Date of Award
MA - Master of Arts
Dr. Ara Parker
Expressive Arts Therapists are uniquely situated as both artists and mental health counselors working in psychological pedagogy rooted in systems of oppression. Given the arts-based approaches to the therapeutic relationship, it can be unethical to offer these approaches without acknowledgement of the ways in which the arts intersect with social justice, and justice is only viable if practitioners critically review the clinical mental health education they are consuming from the institutions they learn in, specifically trauma-informed mental health research assimilation and treatment approaches for Expressive Arts Therapists in training, practice, and education. A review of the literature in this paper hopes to illuminate the necessity for Expressive Arts Therapists to creatively and critically inquire about mental health research and arts-based therapeutic practices in order to provide care to LGBTQIA+ individuals and communities, where self-as-instrument is creatively engaged in pedagogy and practice, where the internal is reflected externally, for the Expressive Arts Therapist and the “other”, within and without the therapeutic relationship. Experiential learning with techniques from poetics, Playback Theatre and performative writing allow space to explore, creatively, social justice nuances, specifically, in historically oppressed systems, such as the mental health system. This thesis includes the author’s arts-based reflections on this literature review through poetics and performative writing explorations of their lived experience as an expressive arts therapy student, intern in the mental health field, and lesbian identified single-Mom-by-choice.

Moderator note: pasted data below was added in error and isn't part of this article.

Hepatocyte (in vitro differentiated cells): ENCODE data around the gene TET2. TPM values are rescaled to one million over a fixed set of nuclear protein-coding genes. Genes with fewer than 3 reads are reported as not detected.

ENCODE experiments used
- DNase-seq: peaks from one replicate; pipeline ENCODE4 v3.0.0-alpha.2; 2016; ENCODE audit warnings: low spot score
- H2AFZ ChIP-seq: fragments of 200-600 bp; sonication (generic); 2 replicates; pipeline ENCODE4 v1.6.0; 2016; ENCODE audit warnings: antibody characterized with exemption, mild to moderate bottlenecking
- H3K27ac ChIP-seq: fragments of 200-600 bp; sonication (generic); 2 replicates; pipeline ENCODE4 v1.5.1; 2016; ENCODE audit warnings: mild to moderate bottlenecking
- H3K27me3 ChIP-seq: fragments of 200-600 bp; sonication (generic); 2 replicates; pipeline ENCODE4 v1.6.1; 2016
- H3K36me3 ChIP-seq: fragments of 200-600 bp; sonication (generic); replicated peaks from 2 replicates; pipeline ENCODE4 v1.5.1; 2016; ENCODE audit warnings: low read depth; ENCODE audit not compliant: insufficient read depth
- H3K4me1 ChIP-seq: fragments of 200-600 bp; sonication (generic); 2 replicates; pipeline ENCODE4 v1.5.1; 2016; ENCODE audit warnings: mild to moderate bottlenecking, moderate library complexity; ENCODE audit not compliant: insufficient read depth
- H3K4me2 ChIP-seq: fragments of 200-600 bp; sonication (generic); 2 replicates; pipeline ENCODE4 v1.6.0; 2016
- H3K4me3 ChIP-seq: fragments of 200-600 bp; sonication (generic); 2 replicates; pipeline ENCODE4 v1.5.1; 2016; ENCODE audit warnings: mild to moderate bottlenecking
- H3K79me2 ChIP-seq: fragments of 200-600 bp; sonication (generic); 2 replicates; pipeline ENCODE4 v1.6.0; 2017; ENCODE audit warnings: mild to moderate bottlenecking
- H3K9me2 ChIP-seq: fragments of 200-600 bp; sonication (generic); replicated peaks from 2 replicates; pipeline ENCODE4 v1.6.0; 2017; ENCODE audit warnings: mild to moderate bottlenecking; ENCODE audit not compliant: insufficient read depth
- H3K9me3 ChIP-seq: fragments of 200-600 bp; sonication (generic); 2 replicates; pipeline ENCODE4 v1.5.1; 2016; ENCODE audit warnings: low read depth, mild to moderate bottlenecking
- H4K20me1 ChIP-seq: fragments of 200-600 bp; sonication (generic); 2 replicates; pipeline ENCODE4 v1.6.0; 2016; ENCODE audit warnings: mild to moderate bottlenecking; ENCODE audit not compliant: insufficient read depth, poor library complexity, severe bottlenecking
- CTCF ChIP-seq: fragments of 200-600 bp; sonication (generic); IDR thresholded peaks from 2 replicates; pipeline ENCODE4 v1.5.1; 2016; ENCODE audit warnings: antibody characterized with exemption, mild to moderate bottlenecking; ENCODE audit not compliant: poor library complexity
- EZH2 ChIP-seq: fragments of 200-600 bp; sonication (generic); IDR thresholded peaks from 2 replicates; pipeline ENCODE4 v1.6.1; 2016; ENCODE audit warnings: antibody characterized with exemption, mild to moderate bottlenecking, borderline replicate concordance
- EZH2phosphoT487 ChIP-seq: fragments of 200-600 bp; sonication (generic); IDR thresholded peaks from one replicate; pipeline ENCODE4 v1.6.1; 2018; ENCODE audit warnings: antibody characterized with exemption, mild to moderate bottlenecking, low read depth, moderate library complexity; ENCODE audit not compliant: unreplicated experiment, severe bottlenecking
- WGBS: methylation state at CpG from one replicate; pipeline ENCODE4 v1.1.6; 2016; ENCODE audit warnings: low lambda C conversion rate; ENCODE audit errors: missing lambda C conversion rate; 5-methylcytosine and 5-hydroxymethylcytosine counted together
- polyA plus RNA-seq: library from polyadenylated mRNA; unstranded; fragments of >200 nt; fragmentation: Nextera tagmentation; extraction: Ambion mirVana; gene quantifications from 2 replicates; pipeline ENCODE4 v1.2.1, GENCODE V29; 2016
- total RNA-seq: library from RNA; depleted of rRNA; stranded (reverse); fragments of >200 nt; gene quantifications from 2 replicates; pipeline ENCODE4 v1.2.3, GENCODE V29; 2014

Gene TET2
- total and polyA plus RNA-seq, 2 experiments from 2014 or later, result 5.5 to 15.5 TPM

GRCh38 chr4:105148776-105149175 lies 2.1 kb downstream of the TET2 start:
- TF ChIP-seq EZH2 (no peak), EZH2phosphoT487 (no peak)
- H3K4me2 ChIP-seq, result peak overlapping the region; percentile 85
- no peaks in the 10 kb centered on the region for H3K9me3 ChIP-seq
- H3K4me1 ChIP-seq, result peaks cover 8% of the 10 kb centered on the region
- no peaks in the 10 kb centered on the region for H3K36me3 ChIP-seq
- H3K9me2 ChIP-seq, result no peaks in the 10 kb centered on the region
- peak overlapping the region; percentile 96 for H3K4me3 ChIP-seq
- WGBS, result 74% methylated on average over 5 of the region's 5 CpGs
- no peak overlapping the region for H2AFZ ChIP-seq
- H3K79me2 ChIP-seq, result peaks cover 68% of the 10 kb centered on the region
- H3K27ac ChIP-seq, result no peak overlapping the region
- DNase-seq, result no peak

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Lavallee, Kelli, "Critically and Creatively Engaging with Trauma-Informed Mental Health Research and Treatment of LGBTQIA+ Communities as Expressive Arts Therapists: A Literature Review" (2020). Expressive Therapies Capstone Theses. 367.
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